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Arundhati Roy: Indian Elections and Resistance

AMY GOODMAN: Welcome to Democracy Now!, Arundhati.   ARUNDHATI ROY: Thank you, Amy   AMY GOODMAN: It’s very good to have you with us. Can you explain what is happening right now in India? Were you surprised by the victory of the Congress party, and then the rejection by Sonia Gandhi of the prime ministership? Read more…

Sodei Rinjiro: Remember

During the recent Congressional testimonies by Secretary of Defense Donald Rumsfeld and others, the air ran thick with military jargon such as “command influence” and “chain of command”, but nowhere was the word “command responsibility” uttered. In 1945, following Japan‘s surrender to the Allied Powers, General Tomoyuki Yamashita, commander of Japanese military forces in the Read more…

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Linda Burnham: Sexual Domination in Uniform: An American Value

The Abu Ghraib portraits of sexual humiliation and submission have exposed the unbelievably tangled strands of racism, misogyny, homophobia, national arrogance and hyper-masculinity that characterize the U.S. military. Militarized sexual domination is neither “contrary to American values” nor simply the work of a few “bad apples.” It is, rather, a daily practice. The “bad apples” Read more…

Julian Bond: The Broken Promise Of Brown

Note: This speech was presented May 15 at an NAACP education summit in Topeka, Kan.   Fifty years ago this past April , Martin Luther King, Jr. preached his first sermon as the new pastor of Montgomery‘s Dexter Avenue Baptist Church. He was 25 years old.   One month later, on May 17, 1954, the Read more…

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Neve Gordon: The Gaza Debacle

Two weeks after 60,000 Likud members voted against a pullout from the Gaza Strip, about 150,000 Israelis filled Rabin Square in Tel-Aviv, calling upon the government to proceed with the withdrawal plan. The first group supports the vision of a Greater Israel, the second supports the state of Israel. The first group believes that without Read more…

Jimmy Massey: Atrocities in Iraq

“We forget what war is about, what it does to those who wage it and those who suffer from it. Those who hate war the most, I have often found, are veterans who know it.” – Chris Hedges, New York Times reporter and author of “War Is a Force That Gives Us Meaning” For nearly Read more…

Akira Iriye: The Russo-Japanese War and the Iraq War

The diary of Victor Klemperer, who had repeated tragic experiences in the 1930s as a German Jew, provides a valuable record of that epoch. In the diary he frequently asks why “extreme nationalism” has become so rampant in Germany and some other countries at a time when “modern technology annuls all frontiers and distances.” Klemperer Read more…

Stan Goff: The Invasion of Haiti

In late March, the International Action Centre [http://www.iacenter.org] organized a delegation to the Dominican Republic to investigate the US role on the February 29th, 2004 coup that overthrew democratically elected President Jean Bertrand Aristide and the Lavalas government. The Haitian “rebels” are known to have trained and in and entered Haiti from the neighbouring Dominican Read more…

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Tom Engelhardt: Failure of the Will?

This was to be a machine for victory and it would be launched like a juggernaut. Powerfully financed, armed with the latest technology, well trained and disciplined. Yes, its proponents claimed, there might be some bumps in the road ahead, but they clearly felt confident. This machine would roll up the opposition. It would be Read more…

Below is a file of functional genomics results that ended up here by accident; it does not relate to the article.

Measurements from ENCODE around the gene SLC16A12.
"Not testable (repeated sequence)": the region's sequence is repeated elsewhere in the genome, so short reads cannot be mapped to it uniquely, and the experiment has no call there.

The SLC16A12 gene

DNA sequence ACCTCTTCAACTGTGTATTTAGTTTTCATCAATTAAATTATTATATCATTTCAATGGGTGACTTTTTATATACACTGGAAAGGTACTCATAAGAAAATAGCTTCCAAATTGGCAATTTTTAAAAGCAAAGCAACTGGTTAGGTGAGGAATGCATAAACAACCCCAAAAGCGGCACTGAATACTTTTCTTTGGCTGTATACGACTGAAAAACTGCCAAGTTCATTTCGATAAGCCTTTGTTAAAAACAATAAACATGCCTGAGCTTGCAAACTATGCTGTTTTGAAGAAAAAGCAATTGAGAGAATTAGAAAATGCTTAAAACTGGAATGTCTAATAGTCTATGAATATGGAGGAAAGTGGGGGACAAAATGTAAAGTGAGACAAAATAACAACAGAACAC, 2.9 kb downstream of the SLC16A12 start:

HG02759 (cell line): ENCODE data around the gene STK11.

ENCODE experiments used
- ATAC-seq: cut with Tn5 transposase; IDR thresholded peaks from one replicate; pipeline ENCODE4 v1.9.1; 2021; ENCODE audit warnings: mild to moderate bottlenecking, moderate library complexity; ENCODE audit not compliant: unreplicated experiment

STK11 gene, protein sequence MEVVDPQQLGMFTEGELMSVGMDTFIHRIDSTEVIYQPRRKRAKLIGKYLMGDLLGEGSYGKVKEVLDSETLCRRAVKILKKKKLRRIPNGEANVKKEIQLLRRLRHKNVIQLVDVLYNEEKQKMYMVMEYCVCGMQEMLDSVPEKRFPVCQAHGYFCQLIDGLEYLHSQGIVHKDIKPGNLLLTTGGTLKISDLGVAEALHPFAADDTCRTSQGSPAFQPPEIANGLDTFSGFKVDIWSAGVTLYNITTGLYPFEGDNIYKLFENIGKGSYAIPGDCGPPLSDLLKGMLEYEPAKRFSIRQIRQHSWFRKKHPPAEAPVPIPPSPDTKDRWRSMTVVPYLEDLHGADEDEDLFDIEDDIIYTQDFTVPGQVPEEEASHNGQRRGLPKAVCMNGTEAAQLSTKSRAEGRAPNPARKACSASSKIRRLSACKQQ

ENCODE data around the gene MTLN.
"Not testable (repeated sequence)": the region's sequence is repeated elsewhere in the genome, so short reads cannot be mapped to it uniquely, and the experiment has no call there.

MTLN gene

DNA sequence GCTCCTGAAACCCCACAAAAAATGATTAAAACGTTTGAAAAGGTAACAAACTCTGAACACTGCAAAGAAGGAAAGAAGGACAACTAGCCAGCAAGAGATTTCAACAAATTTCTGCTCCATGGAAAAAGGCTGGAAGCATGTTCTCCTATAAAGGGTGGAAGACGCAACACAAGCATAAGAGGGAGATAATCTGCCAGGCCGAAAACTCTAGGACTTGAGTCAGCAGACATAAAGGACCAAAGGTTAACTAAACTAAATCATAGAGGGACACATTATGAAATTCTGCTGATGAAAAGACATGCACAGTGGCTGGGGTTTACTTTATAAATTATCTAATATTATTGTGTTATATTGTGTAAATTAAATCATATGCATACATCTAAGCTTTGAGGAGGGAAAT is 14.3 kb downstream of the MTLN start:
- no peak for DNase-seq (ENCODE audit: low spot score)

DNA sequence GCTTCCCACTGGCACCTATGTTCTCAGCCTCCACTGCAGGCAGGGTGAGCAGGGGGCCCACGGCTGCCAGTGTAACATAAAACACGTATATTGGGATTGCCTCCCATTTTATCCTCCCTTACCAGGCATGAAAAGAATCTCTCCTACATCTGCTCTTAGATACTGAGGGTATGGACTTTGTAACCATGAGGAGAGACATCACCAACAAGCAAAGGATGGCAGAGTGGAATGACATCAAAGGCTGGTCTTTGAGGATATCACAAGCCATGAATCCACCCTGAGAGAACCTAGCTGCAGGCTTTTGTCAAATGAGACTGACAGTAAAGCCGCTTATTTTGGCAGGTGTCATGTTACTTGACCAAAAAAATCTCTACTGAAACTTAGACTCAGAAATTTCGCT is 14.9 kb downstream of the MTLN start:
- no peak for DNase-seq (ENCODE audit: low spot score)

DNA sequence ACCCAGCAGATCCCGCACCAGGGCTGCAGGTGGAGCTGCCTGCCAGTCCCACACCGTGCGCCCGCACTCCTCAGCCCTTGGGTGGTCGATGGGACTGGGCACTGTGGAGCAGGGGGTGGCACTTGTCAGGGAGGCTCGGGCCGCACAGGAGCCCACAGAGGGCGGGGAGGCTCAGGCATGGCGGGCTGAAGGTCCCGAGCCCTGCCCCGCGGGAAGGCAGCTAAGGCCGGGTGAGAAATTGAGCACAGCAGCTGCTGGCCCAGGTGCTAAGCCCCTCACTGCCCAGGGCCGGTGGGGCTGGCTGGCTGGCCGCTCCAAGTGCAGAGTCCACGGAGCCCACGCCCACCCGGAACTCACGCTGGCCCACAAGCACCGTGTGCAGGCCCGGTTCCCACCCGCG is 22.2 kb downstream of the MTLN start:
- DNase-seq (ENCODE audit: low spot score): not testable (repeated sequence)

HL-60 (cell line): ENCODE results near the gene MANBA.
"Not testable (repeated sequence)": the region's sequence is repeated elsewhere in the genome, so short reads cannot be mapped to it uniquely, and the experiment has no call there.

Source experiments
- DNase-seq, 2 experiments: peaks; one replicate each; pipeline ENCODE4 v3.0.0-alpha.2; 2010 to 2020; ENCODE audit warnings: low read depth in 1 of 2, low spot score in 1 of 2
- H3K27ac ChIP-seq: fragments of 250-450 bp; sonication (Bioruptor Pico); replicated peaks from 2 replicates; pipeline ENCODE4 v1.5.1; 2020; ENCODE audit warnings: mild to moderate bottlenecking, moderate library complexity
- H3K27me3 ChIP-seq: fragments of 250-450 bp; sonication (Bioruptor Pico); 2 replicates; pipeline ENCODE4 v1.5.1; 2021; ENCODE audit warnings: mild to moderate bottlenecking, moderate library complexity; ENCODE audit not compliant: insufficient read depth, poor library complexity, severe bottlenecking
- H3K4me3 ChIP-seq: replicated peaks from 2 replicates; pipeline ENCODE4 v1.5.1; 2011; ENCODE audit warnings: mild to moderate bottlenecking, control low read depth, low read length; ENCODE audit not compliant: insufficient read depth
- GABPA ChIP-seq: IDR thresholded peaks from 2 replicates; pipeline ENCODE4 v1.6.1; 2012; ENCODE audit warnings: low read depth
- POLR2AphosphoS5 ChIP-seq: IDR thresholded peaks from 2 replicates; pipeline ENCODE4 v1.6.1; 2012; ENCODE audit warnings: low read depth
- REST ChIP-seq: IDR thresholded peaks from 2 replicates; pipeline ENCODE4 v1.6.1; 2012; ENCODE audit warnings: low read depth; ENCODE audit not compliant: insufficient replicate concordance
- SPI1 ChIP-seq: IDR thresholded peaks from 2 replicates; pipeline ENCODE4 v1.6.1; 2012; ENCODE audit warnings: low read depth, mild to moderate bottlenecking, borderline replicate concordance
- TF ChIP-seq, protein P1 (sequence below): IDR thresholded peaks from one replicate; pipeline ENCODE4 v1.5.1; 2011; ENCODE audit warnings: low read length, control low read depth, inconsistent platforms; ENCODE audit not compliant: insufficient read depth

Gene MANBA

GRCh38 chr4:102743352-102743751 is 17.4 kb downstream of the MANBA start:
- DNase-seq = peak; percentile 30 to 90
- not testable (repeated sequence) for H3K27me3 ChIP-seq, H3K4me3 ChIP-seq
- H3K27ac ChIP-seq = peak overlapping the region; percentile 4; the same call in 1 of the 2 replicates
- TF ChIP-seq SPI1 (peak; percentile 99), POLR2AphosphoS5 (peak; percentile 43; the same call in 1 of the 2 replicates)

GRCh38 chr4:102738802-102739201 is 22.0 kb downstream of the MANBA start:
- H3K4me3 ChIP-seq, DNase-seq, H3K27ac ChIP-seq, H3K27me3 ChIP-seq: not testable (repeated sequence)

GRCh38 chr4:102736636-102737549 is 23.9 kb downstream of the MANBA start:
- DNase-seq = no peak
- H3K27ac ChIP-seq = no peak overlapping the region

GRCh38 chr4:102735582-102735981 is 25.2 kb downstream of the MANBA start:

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Justin Podur: Kanehsatake

On May 20, 2004, people from all over the Ontario and Quebec will go to the Mohawk community of Kanehsatake to show their support for a peaceful resolution to a confrontation between heavily armed agents of the state and a community that rejects them.  The conflict has gone on for months, with a Grand Chief Read more…

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George Monbiot: This Is What We Paid For

Tony Blair has lost the election. It’s true he wasn’t standing, but we won’t split hairs. His policies have just been put to the test by an electorate blessed with a viable opposition, and crushed. In throwing him out of their lives, the voters of the Indian state of Andhra Pradesh may have destroyed the Read more…

Mark Mackinnon: Israel’s Top Court Approves Razing Palestinian Homes

Tel Aviv — Despite the opposition of the White House and thousands of peace demonstrators, Israel said yesterday that it will intensify its operations in the Gaza Strip and demolish “hundreds” more Palestinian homes in an effort to stop arms smuggling and attacks against its troops. Yesterday, Israel’s Supreme Court gave its approval to the Read more…

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Dahr Jamail: Ramadi – A Delicate Lid

May 17, 2004; Ramadi, Iraq – The city of Ramadi, about 120km west of Baghdad, appears to be much more stable than nearby Falluja, where the U.S. military currently won’t enter the city after the failed siege of April. Here U.S. military patrols still roam the streets and attacks seem to be down. Both the Read more…

Doug Stokes: Us Imperial Policing:

What is perhaps most surprising about the abuses committed against civilians at Abu Ghraib prison in Iraq is the fact that they came as a surprise at all. The ‘sadistic, blatant, and wanton criminal abuses’ found by Major General Taguba has a long history within the tradition of US imperial policing of third world nations. Read more…

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Amira Hass: Gazans Pile Up Their Belongings And Flee

Rafah – The streets of Rafah were filled yesterday evening with horse-drawn carts, trucks and pick-ups, all laden to the brim with any and every item that the town’s residents could remove from their homes – mattresses, water tanks taken down from roofs, clothes, blankets, doors and windows removed from their hinges, dismantled beds and Read more…

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Michael Albert: Present and Future Education

Thinking about education involves two broad frames of reference that in turn generate two approaches of study.   Part of education is intrinsic and oriented to the individual. To think about education starting with the student, we examine the process of conveying information and skills and developing talents in students. We ask what is the Read more…

Aseem Shrivastava: A Modest Atonement For War Crimes?

Those who presume to dispense justice are the most unjust. With every morning’s news, more of the Iraqi iceberg of White Trash continues to emerge from the murky depths of potent depravity. Private England holding her Arab pet on a leash was only the beginning. Since then we have seen Corporal Charles Graner presiding over Read more…